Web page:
Students studying outside the library

Wofford Theatre presents ‘Spring Awakening’

Theatre, music departments collaborate to stage award-winning musical

Spring Awakening 382x255
The Theatre and Music departments collaborated on Wofford Theatre's production of "Spring Awakening."

SPARTANBURG, S.C. – Disenchanted teenagers discovering the inner and outer tumult of their own sexuality is an ageless story. Wofford College’s Theatre Department will explore this intricate story with upcoming performances of the Tony Award-winning musical “Spring Awaking,” set in 1890s Germany and accompanied by modern alt rock music.

“Spring Awakening” performances, open to the public, will be held at 8 p.m. Thursday through Saturday, April 21 through 23, and Wednesday through Saturday, April 27 through 30, in the Tony White Theater in the Campus Life Building on Wofford’s campus. To purchase tickets, go to

Wofford Theatre’s production – presented in collaboration with the college’s Department of Music – stars senior theatre and English major Maddi Eberhardt of Watkinsville, Ga., as 15-year-old Wendla. The story follows Wendla as she and her friends begin to question the constricting society in which they live.

“The society that these characters have grown up in is very restrictive, and once they begin to hit puberty, they begin to have different questions and concerns, but their parents don’t tell them anything,” Eberhardt says. “They’re lost and confused, and this play follows them through this sort of sexual awakening as well as an awakening as a human, and I think it’s incredibly powerful. Everybody can relate to this show in some way because they’ve all experienced being a teenager and the struggles that come with that age.”

Through the avenue of rock music, the play features the characters battling and coming to terms with various problems and questions about such issues as sex, religion, homosexuality and depression.

Tristan Krebs, a sophomore theatre major from Louisville, Ky., is the assistant director for the show. Her role is to watch rehearsals and assist the director however is necessary, including offering opinions and ideas on how to build, alter, or clarify the show. “This play has been so amazing to work with so far because the cast has been so dedicated,” Krebs says. “It’s been fascinating watching the play form because it addresses an unbelievable number of issues that face our culture today, both as young people and as humans in general. The show doesn’t shy away from any topics that are too often ignored, which makes it vital to experience.”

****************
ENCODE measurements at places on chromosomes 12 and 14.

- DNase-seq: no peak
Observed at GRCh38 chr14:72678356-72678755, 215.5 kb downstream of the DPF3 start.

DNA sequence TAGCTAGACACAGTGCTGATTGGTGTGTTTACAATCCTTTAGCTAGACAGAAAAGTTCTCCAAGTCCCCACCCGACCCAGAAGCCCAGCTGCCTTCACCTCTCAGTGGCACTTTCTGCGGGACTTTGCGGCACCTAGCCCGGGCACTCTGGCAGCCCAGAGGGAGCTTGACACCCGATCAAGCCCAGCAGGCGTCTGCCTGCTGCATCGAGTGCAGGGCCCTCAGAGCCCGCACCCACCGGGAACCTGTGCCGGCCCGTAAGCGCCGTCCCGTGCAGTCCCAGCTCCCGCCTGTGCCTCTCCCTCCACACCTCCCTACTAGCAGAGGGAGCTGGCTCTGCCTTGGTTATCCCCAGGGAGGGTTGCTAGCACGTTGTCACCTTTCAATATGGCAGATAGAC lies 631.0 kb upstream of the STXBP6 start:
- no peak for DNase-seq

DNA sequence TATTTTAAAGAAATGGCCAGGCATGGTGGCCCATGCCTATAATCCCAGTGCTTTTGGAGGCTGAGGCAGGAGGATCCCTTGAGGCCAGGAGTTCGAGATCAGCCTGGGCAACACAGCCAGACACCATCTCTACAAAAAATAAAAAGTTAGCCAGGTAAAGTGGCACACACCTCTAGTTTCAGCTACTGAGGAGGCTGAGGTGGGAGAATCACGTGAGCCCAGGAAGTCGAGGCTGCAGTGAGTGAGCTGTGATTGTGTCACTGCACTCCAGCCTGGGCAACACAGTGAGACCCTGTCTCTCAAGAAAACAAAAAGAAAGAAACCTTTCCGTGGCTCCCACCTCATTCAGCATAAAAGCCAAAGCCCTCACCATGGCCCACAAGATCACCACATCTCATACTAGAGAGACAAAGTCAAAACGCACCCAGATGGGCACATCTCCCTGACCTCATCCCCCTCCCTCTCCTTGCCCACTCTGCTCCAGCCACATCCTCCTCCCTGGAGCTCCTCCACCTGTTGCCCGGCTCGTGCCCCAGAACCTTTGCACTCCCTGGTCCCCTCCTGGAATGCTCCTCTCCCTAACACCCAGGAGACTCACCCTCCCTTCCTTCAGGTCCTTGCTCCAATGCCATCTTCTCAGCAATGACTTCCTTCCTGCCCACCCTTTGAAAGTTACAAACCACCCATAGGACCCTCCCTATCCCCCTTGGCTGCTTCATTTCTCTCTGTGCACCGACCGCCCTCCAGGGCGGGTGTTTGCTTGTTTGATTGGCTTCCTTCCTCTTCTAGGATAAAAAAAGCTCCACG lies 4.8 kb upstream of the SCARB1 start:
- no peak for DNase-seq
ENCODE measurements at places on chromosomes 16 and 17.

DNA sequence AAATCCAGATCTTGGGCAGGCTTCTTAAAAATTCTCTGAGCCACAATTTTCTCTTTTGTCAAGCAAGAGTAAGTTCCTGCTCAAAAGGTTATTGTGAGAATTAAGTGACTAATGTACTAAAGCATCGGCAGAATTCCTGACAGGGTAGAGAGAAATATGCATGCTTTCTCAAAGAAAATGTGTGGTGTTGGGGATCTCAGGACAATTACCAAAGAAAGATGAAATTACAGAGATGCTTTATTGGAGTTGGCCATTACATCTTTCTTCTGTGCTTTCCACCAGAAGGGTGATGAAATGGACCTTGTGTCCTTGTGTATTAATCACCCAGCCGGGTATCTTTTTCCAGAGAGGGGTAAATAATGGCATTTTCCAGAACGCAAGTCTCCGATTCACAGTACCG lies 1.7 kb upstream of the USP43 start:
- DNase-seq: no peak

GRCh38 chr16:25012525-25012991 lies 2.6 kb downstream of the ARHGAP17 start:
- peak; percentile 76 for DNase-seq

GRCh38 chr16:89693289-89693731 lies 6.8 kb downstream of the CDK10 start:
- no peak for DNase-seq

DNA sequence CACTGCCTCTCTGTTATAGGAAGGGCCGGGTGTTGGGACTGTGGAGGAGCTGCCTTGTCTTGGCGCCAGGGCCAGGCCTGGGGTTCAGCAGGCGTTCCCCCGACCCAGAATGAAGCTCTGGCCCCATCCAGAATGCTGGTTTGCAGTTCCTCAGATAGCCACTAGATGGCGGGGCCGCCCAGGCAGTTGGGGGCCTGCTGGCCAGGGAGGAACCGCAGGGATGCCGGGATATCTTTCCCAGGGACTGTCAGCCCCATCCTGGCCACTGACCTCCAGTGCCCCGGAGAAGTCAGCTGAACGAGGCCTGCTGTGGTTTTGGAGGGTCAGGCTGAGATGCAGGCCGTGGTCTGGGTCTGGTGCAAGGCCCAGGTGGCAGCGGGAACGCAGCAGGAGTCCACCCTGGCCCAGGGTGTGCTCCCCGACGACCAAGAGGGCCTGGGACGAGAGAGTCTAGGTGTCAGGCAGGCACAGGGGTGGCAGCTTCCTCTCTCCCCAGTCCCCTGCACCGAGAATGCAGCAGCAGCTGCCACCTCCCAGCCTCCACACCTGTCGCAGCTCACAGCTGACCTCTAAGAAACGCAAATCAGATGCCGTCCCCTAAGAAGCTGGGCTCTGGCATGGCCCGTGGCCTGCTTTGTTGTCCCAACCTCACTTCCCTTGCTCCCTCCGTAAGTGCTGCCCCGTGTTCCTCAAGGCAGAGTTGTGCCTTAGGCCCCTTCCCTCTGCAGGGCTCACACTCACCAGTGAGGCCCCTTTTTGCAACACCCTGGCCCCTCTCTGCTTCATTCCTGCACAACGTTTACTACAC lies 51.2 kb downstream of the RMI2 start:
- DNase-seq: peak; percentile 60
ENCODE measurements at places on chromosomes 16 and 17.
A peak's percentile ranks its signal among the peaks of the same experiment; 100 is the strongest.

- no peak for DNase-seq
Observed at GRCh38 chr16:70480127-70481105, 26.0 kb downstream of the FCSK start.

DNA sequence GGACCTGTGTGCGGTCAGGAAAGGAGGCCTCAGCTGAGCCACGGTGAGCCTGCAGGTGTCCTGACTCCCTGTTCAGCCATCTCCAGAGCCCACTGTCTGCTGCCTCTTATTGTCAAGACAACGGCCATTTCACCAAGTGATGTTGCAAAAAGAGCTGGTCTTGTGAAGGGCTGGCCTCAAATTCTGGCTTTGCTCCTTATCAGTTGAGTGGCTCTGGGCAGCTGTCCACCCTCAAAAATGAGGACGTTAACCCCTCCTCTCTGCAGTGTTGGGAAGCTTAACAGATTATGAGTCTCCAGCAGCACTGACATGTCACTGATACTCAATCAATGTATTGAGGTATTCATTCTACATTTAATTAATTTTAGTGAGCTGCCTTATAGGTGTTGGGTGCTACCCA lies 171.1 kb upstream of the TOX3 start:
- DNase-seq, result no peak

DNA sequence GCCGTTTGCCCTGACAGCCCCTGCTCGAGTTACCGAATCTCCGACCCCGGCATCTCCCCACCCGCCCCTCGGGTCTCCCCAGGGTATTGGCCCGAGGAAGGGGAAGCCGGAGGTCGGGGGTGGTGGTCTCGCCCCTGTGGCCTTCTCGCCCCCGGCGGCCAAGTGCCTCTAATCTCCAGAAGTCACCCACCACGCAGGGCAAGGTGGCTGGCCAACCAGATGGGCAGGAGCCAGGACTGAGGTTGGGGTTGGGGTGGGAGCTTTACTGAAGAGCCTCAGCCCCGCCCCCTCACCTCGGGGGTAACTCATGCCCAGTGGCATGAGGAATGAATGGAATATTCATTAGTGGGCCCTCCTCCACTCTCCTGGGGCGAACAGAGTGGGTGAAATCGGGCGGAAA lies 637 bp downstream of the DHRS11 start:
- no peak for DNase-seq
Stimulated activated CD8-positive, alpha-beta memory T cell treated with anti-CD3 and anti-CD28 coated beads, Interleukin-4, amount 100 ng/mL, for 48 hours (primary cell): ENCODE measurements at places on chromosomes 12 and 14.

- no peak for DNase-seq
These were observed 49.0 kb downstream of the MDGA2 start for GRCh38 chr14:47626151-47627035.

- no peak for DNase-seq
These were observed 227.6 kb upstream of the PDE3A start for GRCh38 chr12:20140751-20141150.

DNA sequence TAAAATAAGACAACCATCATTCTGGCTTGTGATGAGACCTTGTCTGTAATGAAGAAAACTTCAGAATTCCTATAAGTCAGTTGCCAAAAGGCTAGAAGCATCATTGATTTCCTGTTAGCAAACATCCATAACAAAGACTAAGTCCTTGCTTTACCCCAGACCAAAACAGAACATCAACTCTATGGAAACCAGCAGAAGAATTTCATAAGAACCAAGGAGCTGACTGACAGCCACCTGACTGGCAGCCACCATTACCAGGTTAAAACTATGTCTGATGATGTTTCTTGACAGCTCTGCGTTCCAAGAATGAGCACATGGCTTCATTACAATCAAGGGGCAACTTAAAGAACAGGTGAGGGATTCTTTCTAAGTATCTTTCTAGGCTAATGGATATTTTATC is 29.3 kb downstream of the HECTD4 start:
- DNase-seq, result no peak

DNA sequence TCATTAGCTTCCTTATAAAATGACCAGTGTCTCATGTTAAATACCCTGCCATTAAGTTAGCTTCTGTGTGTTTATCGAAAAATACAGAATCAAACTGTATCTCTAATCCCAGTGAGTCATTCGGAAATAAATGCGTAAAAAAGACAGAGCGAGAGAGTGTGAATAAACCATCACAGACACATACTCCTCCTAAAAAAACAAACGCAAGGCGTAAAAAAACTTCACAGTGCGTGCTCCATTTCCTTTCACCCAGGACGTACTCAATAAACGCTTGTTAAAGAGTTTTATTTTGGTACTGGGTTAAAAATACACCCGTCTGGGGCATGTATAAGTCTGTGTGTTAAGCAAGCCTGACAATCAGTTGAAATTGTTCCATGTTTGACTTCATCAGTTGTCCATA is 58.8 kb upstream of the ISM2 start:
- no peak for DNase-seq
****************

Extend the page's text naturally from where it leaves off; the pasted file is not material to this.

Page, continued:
Eberhardt adds, “A lot of the characters in the show feel completely alienated from their surroundings, and they don’t know who to turn to. Even though the setting of the show is in 1890, the music is so interesting because it modernizes the text and brings the issues to the front, making us realize that these issues are still as applicable to society today.”

The theatre and music departments have collaborated extensively on the production. Orchestra students provide background music, singers from Wofford’s various vocal groups have joined the play, and the music professors have assisted in rehearsals. Christi L. Sellars, instructor in music, says her experience helping the actors learn the music has been rewarding.

“I think the cast has really committed to this show and its message,” she says. “The actors are driven to produce the best product that they can. They have all worked hard in learning the more complex songs, such as the numbers with a lot of harmony in them. These numbers are challenging and take a lot of rehearsal time.”

Eberhardt says the dedicated work of the entire cast and the instructors in theatre and music contribute to the success of the show.

“I would not be right here if it wasn’t for the support of the theatre professors and department. Dr. Mark Ferguson (chair and director of Wofford Theatre) is the director that an actor needs because he will push you and he demands a lot from you, but he’s also incredibly supportive and he loves to experiment, which is beautiful,” Eberhardt says. “I’ve worked with many of the cast members multiple times now, and I trust them, which allows us to try new things and experiment when we interact on the stage. We can work off of each other.”

Eberhardt says the part of Wendla has been her “dream role” since she was in middle school. “It’s rare that you find something that you are excited to go to every day, but this experience has been amazing, and I’m so grateful for it,” she says. “I’ve always loved theatre because it’s happening live and something can change every night. The same show is never staged twice, and I think that provides something exciting for both the audience member and for the actor.”

“Spring Awakening” is intended for mature audiences.

By Kelsey B. Aylor, Wofford Class of 2018